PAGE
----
Foreward from GNU Autotools book

In 2001, New Riders published a book called “GNU Autoconf, Automake and Libtool” by Gary Vaughan, Ben Elliston, Tom Tromey, and Ian Lance Taylor. They asked me, the originator of Autoconf and Automake, to write the Foreward, which I felt honored to do. I had handed off development of that software by then, so I took an opportunity to look back at how far we had come and hoped to help guide the future.

In the more than two decades since then, that software has settled into maintenance mode and other tools such as CMake have become increasingly popular, so many younger developers probably haven’t seen that book. I still like what I wrote to represent that era, so here it is. The editors used it verbatim, aside from omitting my suggested title for it, Magic Happens Here.


Do you remember the 1980s? Veteran users of free software on Unix could testify that though there were a lot of programs distributed as source code back then (over Usenet), there was not a lot of consistency in how to compile and install it. The more complicated a package was, the more likely it was to have its own unique build procedure that had to be learned first. And there were no widely used approaches to portability problems. Each software author handled them in a different way, if they did at all.

Fast forward to the present. A de facto standard is in widespread use for solving those problems, and it’s not just free software packages that are using it; some proprietary programs from the largest computer companies are built using this software. It even does Windows.

As it evolved in the 1990s it demonstrated the power of some good ideas: sharing expertise, automating repetitive work, and having consistency where it is helpful without sacrificing flexibility where it is helpful.

What is “it”? GNU Autotools, a group of utilities developed in the 1990s for the GNU Project. The authors of this book and I were some of its principal developers, but it turned out to help solve many other peoples’ problems as well, and many other people contributed to it. It is one of the many projects that developed by cooperation while making what is now often called GNU/Linux. The community made GNU Autotools widespread, as people adopted it for their own programs and extended it where they found that was needed. The creation of Libtool is that type of contribution.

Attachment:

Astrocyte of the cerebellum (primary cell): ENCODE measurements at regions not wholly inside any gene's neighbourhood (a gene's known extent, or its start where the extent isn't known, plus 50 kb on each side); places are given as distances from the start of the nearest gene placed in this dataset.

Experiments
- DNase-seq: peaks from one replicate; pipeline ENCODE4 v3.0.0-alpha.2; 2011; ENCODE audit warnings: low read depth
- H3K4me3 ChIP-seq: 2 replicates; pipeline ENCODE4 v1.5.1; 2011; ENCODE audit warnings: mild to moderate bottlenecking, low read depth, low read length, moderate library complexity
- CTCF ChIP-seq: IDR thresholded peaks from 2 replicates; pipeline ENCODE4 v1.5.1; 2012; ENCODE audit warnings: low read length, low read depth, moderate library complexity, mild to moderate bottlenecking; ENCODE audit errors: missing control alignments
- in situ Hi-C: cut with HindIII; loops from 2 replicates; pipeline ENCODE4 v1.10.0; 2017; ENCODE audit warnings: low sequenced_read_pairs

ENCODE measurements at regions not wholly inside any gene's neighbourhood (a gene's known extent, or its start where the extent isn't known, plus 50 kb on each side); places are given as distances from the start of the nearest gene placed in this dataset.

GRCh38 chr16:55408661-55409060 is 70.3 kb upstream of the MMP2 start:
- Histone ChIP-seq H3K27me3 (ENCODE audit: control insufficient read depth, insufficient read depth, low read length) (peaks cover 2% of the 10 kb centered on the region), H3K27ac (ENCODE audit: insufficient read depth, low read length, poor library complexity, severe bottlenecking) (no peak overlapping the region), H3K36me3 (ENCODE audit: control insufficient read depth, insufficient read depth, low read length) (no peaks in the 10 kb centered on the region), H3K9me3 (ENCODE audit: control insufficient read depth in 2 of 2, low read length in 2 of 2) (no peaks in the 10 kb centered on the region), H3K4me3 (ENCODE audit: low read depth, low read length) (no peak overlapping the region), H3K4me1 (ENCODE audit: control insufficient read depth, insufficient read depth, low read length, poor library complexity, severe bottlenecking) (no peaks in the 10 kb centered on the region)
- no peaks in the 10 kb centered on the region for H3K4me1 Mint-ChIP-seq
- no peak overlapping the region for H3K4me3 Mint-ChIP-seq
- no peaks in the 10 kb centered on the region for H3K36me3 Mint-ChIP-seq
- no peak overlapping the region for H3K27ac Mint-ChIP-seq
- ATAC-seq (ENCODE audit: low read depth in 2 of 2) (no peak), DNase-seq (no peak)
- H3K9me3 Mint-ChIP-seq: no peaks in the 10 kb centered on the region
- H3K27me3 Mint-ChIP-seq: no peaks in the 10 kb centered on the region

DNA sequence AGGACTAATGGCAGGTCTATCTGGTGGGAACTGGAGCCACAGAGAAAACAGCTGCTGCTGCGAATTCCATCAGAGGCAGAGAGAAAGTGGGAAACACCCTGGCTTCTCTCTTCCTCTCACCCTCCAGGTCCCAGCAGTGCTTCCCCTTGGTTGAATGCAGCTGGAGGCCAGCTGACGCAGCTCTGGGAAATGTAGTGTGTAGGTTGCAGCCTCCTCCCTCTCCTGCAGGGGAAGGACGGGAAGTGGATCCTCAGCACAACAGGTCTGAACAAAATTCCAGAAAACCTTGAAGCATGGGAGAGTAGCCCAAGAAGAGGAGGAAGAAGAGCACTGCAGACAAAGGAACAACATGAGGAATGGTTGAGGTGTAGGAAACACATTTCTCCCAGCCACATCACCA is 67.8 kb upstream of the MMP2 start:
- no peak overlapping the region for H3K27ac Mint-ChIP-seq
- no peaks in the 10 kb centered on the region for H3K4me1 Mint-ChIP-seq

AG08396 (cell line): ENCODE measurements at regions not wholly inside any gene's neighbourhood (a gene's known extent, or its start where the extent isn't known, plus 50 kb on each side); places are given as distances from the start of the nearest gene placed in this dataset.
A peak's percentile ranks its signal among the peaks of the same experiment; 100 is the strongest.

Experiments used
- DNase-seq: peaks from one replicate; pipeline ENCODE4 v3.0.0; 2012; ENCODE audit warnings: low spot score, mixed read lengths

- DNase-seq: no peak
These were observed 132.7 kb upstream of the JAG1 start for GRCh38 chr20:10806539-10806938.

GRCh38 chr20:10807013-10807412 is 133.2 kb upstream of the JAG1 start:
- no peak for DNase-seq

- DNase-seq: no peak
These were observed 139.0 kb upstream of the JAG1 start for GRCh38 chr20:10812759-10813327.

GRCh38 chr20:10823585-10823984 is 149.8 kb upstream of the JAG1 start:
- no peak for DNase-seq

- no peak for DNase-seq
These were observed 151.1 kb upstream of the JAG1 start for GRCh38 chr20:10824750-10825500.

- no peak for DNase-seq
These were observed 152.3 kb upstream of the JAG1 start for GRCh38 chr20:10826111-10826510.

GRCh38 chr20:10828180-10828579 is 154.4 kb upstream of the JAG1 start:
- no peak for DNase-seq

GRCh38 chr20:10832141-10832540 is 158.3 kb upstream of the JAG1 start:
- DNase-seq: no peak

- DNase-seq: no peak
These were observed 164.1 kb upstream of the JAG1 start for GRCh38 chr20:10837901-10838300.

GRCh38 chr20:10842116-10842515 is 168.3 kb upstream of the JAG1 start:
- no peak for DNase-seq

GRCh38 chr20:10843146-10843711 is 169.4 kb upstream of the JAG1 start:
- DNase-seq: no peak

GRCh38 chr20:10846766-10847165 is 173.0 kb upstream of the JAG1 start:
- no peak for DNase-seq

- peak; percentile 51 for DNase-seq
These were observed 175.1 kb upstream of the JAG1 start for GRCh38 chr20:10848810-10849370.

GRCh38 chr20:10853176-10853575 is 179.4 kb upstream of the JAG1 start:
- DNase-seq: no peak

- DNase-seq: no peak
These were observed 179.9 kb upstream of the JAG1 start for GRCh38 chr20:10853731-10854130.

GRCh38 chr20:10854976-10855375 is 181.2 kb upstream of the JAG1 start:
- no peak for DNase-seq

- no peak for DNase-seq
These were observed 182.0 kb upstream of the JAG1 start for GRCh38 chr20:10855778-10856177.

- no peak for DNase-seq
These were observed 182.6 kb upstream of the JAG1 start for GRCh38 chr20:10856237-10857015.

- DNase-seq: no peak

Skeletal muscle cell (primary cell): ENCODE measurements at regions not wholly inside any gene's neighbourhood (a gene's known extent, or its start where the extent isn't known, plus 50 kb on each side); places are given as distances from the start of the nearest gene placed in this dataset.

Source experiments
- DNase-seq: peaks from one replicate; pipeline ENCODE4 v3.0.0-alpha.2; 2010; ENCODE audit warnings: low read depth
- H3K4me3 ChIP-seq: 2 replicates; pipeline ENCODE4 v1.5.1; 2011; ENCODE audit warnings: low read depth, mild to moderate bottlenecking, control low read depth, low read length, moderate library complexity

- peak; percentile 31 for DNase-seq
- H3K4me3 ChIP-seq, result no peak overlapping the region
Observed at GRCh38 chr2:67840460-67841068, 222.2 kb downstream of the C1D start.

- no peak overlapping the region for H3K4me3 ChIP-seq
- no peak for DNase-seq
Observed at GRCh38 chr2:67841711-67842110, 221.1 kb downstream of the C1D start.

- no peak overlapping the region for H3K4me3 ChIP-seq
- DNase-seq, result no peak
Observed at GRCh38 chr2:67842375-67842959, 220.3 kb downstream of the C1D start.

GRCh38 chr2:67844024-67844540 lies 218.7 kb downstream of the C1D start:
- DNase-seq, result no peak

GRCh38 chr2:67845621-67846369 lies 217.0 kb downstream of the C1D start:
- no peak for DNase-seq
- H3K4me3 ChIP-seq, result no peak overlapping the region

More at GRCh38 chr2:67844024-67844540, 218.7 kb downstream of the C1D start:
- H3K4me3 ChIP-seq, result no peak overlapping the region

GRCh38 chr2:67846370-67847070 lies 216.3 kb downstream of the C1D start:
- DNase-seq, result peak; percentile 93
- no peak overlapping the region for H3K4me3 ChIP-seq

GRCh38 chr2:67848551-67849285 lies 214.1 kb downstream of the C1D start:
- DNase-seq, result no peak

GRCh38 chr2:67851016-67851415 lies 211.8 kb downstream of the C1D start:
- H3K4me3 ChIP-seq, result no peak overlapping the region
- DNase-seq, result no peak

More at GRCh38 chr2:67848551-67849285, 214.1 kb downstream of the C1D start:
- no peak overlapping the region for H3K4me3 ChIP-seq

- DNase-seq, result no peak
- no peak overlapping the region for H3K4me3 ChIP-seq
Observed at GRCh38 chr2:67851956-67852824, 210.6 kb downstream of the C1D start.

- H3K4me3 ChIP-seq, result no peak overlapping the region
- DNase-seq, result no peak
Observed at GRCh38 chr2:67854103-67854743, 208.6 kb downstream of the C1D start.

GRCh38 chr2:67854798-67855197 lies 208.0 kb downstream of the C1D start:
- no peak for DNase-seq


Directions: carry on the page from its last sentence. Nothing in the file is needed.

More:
Autoconf, Automake, and Libtool were developed separately, to make tackling the problem of software configuration more manageable by partitioning it. But they were designed to be used as a system, and they make more sense when you have documentation for the whole system. This book stands a level above the software packages, giving the expertise of its authors in using this whole system to its fullest. It was written by people who have lived closest to the problems and their solutions in software.

Magic happens under the hood, where experts have tinkered until the GNU Autotools engine can run on everything from jet fuel to whale oil. But there is a different kind of magic, in the cooperation and sharing that built a widely used system over the Internet, for anyone to use and improve. Now, as the authors share their knowledge and experience, you are part of the community, too. Perhaps its spirit will inspire you to make your own contributions.

David MacKenzie
Germantown, Maryland
June 2000


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